The woman who didn’t give up the ship

Saira Khan is one of few women working as a top executive in Pakistan's port and shipping industry


Kashif Hussain March 08, 2021
Hutchison to begin operation in October. PHOTO: FILE

KARACHI:

In a sea of men, she is a woman climbing the ladder of success.

Saira Khan, the head of commercial at Hutchison Ports Pakistan, has come a long way from when she was fascinated by the idea of enormous freight vessels covering distances across vast oceans. She still finds the imagery, the idea of transporting goods miles across the sea, and the world of logistics and transportation, in general, intriguing, except that she is a part of this male-dominated sector now.

Looking back at her journey to becoming a top executive at a container terminal operator, Khan said, “Even today, the majority of global trade is seaborne and being part of such a vast and constantly evolving industry was something that interested me. My field of expertise is marketing and I rose through the ranks over the years to where I am today as the head of a diverse commercial team at [one of] the biggest and container terminals in the country.”

Khan, who holds a postgraduate degree in marketing from Hamdard University, joined Hutchison Ports Pakistan as the commercial and corporate affairs managers in 2017. It had been 13 years since she had begun working in the maritime ports and shipping industry.

Throughout these 13 years, and beyond that, she successfully overcame multiple challenges.

When asked about these challenges, she said, “As women with ambitions to climb up the corporate ladder we all face challenges since the culture is male dominated. However, with the right skill set, hard work and determination, there is no obstacle that can’t be overcome.”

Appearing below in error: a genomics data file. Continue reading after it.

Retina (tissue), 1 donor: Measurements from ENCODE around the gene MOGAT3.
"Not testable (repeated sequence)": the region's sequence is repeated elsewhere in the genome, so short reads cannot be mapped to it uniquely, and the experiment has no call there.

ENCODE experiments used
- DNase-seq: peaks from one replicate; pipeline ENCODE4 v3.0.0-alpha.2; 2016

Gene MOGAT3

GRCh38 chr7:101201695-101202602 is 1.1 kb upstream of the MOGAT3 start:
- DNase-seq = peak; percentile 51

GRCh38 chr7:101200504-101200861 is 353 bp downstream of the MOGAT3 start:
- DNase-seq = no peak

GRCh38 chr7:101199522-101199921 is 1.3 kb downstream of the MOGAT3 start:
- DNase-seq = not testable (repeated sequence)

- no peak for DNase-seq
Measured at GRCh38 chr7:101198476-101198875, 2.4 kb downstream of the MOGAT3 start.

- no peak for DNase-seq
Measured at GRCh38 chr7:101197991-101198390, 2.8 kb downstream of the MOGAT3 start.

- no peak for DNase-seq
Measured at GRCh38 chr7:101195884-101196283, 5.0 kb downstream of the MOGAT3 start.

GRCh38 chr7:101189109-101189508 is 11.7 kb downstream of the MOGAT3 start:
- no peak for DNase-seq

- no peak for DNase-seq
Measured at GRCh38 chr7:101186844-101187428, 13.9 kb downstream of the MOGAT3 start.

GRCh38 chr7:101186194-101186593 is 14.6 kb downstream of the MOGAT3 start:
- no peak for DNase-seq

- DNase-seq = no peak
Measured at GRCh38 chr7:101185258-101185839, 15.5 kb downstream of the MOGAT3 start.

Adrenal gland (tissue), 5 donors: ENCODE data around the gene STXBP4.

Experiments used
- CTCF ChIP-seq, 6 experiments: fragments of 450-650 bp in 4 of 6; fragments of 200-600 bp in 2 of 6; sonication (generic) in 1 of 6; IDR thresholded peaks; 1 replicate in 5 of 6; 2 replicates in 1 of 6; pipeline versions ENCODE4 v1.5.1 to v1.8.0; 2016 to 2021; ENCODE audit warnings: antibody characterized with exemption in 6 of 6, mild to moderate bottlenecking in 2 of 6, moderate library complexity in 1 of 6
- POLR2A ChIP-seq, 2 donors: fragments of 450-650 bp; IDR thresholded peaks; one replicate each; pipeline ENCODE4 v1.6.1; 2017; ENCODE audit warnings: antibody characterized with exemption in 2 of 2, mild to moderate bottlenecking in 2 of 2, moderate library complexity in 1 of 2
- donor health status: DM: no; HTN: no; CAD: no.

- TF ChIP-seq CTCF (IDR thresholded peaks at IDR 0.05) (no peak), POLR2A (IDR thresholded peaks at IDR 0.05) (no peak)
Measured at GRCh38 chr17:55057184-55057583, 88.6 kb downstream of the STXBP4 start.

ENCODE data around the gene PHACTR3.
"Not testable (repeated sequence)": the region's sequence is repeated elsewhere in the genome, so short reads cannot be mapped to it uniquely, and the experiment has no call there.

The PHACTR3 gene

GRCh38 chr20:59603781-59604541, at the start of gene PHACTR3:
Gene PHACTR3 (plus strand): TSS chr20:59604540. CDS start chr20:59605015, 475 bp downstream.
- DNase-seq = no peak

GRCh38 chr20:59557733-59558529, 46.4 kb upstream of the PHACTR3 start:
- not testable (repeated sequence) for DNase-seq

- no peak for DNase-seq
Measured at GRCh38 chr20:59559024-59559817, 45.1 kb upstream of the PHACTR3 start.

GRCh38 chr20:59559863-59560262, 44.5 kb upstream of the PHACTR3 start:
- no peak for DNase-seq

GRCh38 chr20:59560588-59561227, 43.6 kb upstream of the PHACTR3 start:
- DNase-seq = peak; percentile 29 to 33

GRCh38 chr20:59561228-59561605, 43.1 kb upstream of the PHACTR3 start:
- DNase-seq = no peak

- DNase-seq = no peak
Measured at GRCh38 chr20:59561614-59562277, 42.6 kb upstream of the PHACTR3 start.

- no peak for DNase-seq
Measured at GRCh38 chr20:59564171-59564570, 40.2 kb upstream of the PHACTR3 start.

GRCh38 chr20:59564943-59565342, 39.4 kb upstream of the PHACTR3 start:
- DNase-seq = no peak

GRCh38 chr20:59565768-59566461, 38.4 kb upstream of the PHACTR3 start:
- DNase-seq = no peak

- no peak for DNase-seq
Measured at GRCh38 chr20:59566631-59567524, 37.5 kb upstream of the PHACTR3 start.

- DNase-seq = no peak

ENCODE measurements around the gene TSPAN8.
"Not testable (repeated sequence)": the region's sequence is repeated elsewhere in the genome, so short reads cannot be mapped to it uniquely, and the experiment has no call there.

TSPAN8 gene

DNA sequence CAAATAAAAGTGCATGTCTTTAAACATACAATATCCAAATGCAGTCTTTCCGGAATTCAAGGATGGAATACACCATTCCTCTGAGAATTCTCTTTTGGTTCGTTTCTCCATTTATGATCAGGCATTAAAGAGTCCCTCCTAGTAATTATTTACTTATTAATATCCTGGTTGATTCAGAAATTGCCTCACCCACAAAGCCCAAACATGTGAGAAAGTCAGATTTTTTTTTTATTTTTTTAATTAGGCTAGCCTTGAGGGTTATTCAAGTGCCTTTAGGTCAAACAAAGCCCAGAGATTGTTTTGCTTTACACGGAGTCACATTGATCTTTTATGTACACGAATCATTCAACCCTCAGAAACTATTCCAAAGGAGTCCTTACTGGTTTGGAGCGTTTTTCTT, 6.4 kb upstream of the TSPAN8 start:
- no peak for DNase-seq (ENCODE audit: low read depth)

She added, “I believe that women across Pakistan have what it takes to acquire senior roles in various corporations, but the fear of stigmas as well as stereotypes that plague us keep them [women] from achieving their goals. Once we move beyond these, no challenge seems hard enough.”

Besides, Khan said, maintaining a work-life balance can be a serious challenge.

“However, it all comes down to finding the centre point where both aspects of life can be managed with the attention that they deserve. I personally know and have witnessed many women who do what I do and they are good at it. This means that there is always [the] possibility to find middle ground for things that you hold dear,” she explained.

Moreover, Khan said she felt the way opportunities in the shipping industry were communicated to aspiring professionals, especially women, could be improved.

“There have been significant headways [in this regard], but there is still a lot of work that needs to be done. There is a need for aspiring women themselves, and their mentors, to assert that there are avenues for them in whichever field they want,” she stressed.

She then went on to point out that the ports and shipping industry was usually perceived to be too tough for women and only suitable for men.

This is why women are hesitant to join this profession, said Khan. She added that in recent years, technological advancements have made it easier for women to make a career in the industry.

Regardless, there are very few women working in the industry in Pakistan as of now. But Khan is hopeful.

“It is heartening to note that the last decade has witnessed an increasing participation of women in leading positions in the port and shipping industry. I hope that this trend continues,” she said optimistically.

Khan’s hopes, however, are not just limited to her industry. She believes women across Pakistan have the potential to grow and achieve success in their respective fields.

“As a nation, we can’t achieve the heights of glory unless women stand side by side with men. [Quaid-e-Azam] drew support from his sister, Fatima Jinnah. I want women today to look up to these ideals and understand the power that they hold. Making up almost half of the population now, women have the opportunities, resources and avenues available to them which can empower change across societies,” said Khan.

This story is part of a weekly series that seeks to bring to light the unsung heroes of Karachi - the hawkers, traders, doctors, teachers, engineers, lawyers and daily-wage labourers. It is they who make Karachi the city of lights.

 

Published in The Express Tribune, March 8th, 2021.

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